Wednesday, April 1, 2015

Brrr-lingame 10 Mile Trail Race 2015

Last Sunday was the fourth annual installment of the Brrr-lingame Trail Race.  The race had already been postponed two weeks because of poor course conditions, and after some good melting, I awoke to a fresh coating of snow on the ground and on the trees.  I wasn't discouraged however, because I had spent the previous four days on trails in southern RI, and knew that the trail conditions were steadily improving, and a new inch of snow would probably disappear by lunchtime.  It helped me solidify my shoe choice for the race - xc spikes.  On Wednesday I had run ten miles in Ryan Park with them and my legs held up very well.  The traction they provided on the mixed bag of mud, snow, ice, and leaves was impressive.  The Burlingame campground trails (where the race was held) have very few stones and no exposed rocky sections, which would be dangerous for the spikes.  I was excited to have my shoe choice. 

Ten miles is a really fun distance on trails.  I just try to go as hard as I can the entire time.  I was hoping that all my winter miles and even the last few days of running on actual trails would help my position in this race.  Despite the smaller than usual crowd (probably due to being rescheduled and also the icy roads the morning of), most of the usual suspects were in attendance.  I wanted to run my own race, but I also wanted to stick with the lead pack if possible, thinking that I had a decent shot at a podium finish.  The team competition was also shaping up to be  a good battle between my club (WTAC) and the Rhode Runners.  Local road speedster Eric Lonergan showed up, and of course Steve Brightman was there.  It seemed that if Chris Garvin and I could run well and keep the team battle (top 3) even, it would come down to our teammate Jeff Walker and Rhode Runner Chris Fox.  Jeff had beat him at the snowy Belleville 10K, but Chris finished ahead of Jeff at last year's Li'l Rhody 8 Miler.  I was excited to race!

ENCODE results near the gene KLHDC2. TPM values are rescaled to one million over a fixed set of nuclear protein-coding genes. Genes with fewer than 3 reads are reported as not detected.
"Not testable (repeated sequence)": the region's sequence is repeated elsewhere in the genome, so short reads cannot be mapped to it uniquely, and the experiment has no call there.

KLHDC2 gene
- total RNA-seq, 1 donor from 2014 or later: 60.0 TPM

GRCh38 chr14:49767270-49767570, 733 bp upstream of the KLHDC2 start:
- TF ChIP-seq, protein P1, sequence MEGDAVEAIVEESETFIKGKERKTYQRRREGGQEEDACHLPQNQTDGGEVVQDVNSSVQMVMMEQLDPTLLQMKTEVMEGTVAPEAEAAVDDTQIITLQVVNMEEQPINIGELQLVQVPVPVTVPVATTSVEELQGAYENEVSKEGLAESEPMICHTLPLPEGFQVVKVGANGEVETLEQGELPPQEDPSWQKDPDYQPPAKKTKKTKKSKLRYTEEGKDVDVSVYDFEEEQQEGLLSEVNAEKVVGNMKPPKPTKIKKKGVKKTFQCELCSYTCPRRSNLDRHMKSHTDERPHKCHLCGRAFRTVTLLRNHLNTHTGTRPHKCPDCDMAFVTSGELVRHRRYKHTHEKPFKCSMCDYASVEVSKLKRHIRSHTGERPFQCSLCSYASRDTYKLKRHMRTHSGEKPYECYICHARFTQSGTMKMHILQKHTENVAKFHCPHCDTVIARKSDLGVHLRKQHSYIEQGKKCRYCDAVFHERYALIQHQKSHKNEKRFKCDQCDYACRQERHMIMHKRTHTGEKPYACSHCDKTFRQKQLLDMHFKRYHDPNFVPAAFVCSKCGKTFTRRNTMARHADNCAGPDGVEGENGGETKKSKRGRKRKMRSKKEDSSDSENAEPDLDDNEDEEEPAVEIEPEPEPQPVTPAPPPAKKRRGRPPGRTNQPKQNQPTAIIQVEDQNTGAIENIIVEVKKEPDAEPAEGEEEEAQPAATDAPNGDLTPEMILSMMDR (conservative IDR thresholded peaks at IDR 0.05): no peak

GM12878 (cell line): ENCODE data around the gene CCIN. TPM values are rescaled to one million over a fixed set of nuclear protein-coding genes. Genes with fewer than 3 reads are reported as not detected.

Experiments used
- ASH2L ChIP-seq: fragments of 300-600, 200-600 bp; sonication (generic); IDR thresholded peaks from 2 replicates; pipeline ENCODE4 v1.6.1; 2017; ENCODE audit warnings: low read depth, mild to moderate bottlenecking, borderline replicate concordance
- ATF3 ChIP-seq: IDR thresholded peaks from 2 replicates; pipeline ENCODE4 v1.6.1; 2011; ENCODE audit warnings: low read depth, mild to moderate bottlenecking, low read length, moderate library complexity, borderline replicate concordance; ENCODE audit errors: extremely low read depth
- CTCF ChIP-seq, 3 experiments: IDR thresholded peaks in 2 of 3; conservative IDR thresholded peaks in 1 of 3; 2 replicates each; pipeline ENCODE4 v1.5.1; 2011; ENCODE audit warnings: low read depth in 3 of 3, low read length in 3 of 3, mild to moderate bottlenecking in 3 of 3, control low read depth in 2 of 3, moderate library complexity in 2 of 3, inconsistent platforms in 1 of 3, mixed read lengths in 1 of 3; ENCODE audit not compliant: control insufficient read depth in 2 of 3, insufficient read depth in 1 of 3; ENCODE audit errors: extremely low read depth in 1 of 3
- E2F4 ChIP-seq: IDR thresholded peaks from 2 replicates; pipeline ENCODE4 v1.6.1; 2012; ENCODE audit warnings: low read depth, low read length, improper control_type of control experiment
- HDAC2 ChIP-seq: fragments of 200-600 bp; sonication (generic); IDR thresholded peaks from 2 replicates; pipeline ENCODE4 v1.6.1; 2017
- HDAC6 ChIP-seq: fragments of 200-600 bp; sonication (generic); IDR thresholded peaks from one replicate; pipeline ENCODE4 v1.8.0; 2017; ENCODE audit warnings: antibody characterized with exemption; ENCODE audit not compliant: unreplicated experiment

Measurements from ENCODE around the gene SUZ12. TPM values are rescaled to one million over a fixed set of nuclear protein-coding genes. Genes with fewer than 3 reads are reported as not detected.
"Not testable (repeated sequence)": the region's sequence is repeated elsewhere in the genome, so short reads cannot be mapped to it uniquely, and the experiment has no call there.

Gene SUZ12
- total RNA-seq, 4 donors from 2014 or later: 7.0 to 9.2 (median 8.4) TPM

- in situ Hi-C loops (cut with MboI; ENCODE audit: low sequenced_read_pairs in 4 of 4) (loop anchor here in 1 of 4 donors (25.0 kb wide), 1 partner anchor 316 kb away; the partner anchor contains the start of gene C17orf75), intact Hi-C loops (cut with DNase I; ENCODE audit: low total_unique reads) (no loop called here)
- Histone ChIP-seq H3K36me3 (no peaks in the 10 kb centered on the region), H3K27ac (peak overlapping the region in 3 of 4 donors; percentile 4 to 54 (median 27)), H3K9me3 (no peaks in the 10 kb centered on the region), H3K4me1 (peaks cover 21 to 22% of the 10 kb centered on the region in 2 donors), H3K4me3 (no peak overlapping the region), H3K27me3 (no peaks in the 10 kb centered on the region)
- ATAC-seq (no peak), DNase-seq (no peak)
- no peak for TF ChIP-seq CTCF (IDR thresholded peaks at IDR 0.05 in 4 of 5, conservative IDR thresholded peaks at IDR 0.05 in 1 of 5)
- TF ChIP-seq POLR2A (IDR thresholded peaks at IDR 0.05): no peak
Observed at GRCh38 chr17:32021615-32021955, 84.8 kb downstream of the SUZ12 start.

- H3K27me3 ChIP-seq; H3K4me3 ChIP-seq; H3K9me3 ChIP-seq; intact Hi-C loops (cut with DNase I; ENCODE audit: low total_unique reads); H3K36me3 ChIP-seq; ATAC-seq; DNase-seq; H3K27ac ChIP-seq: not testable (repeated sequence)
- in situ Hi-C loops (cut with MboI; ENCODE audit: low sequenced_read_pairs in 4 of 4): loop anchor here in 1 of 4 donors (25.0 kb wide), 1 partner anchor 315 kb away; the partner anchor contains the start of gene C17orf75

After a warm up with Jeff and Chris and chatting up the usual suspects, it was finally time to strip down to my singlet and short shorts for the race.  Despite the chilly temperature (25 degrees when I first arrived an hour early), the late March sun felt warm.  I also wore a hat and gloves, but probably could have gone without either.  I lined up front next to Brightman behind the starting line drawn in the snow.  The mood was light, even though soon we'd all be running our hearts out trying to outduel one another.  Ready, set, go and off we went across the snowy field. 

Sharing a laugh with Garvin at the start.  Photo by Scott Mason

No one took the race out hard.  I thought that Lonergan or Brightman might do this.  Instead, I found myself in a lead single file pack of five as we jumped onto the single track.  I was fourth behind Lonergan, Brightman, and Bob Jackman.  Garvin was on my heals.  The pace felt pretty good.  Challenging, but not out of control.  After about a mile, the three ahead of me created some space.  Clearly they were picking up the pace, and I wasn't interested in killing myself (yet).  I told Garvin to let me know when he wanted to pass me.  I figured he might get antsy and want to keep contact with the leaders.  He said he was good for now.  The trails were in decent shape - mostly a thin layer of new snow with pockets of older deeper stuff.  For now, the ground was frozen too.  I was happy with my shoe choice. 

The 1.5 mile mark.  Photo by Scott Mason